Finance Finance News There is one jobs number that our pollies can’t spin
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There is one jobs number that our pollies can’t spin

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As surely as the full moon brings out ghouls and werewolves, each month’s jobs figures bring the politicians out of their lairs.

And so it was on Thursday, when the headline jobless number from the ABS fell from 6.0 per cent to 5.8 per cent, despite hardly any jobs being created in net terms.

Greens employment spokesman Adam Bandt howled that the falling participation rate – from 65.1 per cent to 64.9 per cent, seasonally adjusted – showed that “there aren’t enough new job opportunities for people looking for work, so they’re giving up”.

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“This is especially the case for young people, who have continuously faced an unemployment rate twice as high as everyone else.”

Shadow Employment Minister Brendan O’Connor loped into the open to growl about the “crisis of underemployment in this country” adding that “there are in excess of one million people who would like to work more but cannot find the work and monthly hours worked decreased by two million”.

And in the harsh light of the House of Representatives, a slavering Treasurer Scott Morrison accused Labor of “seeking to deride” the fall in headline unemployment, but warned that Australians would not be “intimidated out of their prosperity”.

AAP
Greens MP Adam Bandt: concerned about youth unemployment. Photo: AAP

Fearsome stuff, but how is one to make sense of the competing spin?

Paint by numbers

The first thing to remember is that the ABS data itself has been highly suspect in the past year, due to a bungled shift in the Labour Force survey methodology.

The Bureau changed the way it sampled the jobs market in 2014, but failed to run a parallel survey using the old methodology to see if they reached the same conclusions.

That prompted former ABS head Bill McLennan to predict last year that the new jobs numbers would not be knocked into reliable shape for three to five years.

With that caveat noted, the other reason both sides of politics can spin the numbers in such different directions is that they tend to focus on some of the most rubbery figures in the first place.

The headline rate is most useful if the ‘trend’ figure is used. That figure is smoothed by a strict mathematical formula to give the most likely indication of where things are going.

The seasonally adjusted figure, by contrast, is more volatile and therefore makes for better politicking and better headlines.

Trust the big number

Probably the most reliable number in the survey, because it is harder to spin for political purposes, is the ‘hours worked’ figure.

measuring unemployment is problematic. Photo:Getty
Measuring unemployment is problematic. Photo: Getty

The survey estimates the total number of hours worked in the economy each month, and in February that number was down two million hours.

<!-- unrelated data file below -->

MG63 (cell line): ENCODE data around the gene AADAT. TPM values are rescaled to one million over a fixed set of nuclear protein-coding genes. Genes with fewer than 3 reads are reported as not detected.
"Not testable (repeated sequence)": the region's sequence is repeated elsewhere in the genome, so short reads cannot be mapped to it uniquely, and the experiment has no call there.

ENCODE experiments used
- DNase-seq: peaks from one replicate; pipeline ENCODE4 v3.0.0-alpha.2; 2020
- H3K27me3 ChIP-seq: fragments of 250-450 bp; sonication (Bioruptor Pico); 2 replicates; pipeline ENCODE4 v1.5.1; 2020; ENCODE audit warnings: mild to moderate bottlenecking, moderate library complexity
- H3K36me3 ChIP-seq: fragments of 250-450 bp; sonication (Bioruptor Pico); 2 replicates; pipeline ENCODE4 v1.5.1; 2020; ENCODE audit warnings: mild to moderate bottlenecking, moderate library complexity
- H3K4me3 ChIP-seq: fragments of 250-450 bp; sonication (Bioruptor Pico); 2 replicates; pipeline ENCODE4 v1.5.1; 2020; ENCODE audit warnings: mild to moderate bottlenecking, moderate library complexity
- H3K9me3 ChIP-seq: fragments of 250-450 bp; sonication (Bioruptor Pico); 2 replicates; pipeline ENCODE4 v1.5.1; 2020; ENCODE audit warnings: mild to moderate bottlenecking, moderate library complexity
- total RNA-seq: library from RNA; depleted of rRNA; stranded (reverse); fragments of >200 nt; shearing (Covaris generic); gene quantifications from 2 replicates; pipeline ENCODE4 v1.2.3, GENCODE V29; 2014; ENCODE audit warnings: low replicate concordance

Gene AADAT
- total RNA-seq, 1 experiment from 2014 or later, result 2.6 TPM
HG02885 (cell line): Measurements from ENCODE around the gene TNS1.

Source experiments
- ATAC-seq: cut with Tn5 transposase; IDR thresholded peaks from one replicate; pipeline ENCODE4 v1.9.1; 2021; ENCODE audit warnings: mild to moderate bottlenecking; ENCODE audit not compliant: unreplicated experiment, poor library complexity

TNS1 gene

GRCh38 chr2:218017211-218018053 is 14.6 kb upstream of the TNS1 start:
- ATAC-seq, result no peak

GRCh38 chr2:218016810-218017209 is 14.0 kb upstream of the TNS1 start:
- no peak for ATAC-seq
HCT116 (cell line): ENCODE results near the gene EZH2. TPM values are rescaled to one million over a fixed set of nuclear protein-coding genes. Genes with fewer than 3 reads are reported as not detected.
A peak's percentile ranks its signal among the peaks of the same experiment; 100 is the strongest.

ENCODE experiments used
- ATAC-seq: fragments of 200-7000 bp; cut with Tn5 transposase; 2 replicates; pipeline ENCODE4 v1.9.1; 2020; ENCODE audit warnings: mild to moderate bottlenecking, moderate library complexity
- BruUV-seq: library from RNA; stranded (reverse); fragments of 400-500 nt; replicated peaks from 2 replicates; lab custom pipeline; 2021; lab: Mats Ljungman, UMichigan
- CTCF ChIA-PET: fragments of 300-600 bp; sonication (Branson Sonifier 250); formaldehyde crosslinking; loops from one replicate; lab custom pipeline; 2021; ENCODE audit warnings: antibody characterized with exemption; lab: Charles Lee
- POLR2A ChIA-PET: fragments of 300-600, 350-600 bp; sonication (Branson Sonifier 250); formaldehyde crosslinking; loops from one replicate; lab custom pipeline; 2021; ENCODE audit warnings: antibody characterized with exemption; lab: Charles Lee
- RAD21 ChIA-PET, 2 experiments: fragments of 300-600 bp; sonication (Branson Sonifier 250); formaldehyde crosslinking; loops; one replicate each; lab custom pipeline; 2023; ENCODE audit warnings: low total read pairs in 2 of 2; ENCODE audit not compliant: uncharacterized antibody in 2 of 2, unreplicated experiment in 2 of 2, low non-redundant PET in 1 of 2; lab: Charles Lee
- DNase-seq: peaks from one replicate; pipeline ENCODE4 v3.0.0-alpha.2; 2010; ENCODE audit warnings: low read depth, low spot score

That sounds bad, but not as bad as you might think. While in seasonally-adjusted terms, hours worked “decreased two million hours to 1,652.6 million hours”, on the trend measure they “increased 2.5 million hours to 1,653.6 million hours”.

Confusing, eh?

Nonetheless, what the hours worked number is telling us is that the economy is doing better overall under the Turnbull government than it did under the Abbott government.

In the chart below, I have divided the total hours worked figure by the ABS’s ‘estimated resident population’ figures, to give ‘hours worked per resident’.

This is important, because both side of politics use raw numbers to boast about their job creation, when in reality we need about 175,000 jobs to be created each year just to keep up with population growth. Note, too, that as only about half of Australians work, the ‘quarterly’ hours displayed below would average to about 30 hours a week per worker.

A number of historical moments stand out on the above chart.

First, the nation did a bit of overtime during the dot-com boom, but hours per worker fell when that over-hyped bubble burst.

Next, the long expansion of credit in global economies was mirrored in Australia, and accelerated by phase one of the mining boom, resulting in a more fully employed workforce up to 2008.

That crashed back to earth during the GFC, ramped up again during Labor’s debt-funded period of stimulus spending, and then tumbled again as Australia’s terms-of-trade deflated, helped along by the Abbott government’s confidence-trashing 2014 budget.

Clearly many other factors were at work, but that’s the thumbnail version.

Hours worked had recovered a little before Malcolm Turnbull become Prime Minister in September last year, but the good news is that there is nothing in the latest ABS data to say the hours worked figure is declining. It seems to be holding, if not increasing slightly.

That won’t cheer up young Australians out of work, vulnerably employed workers on casual rates, or older workers sidelined in the years before retirement.

But what it does tell us is that when the political rhetoric is pared away, the economy is not in decline. Well not yet, anyway – I’ll save that spooky story for another time.

Read more columns by Rob Burgess here

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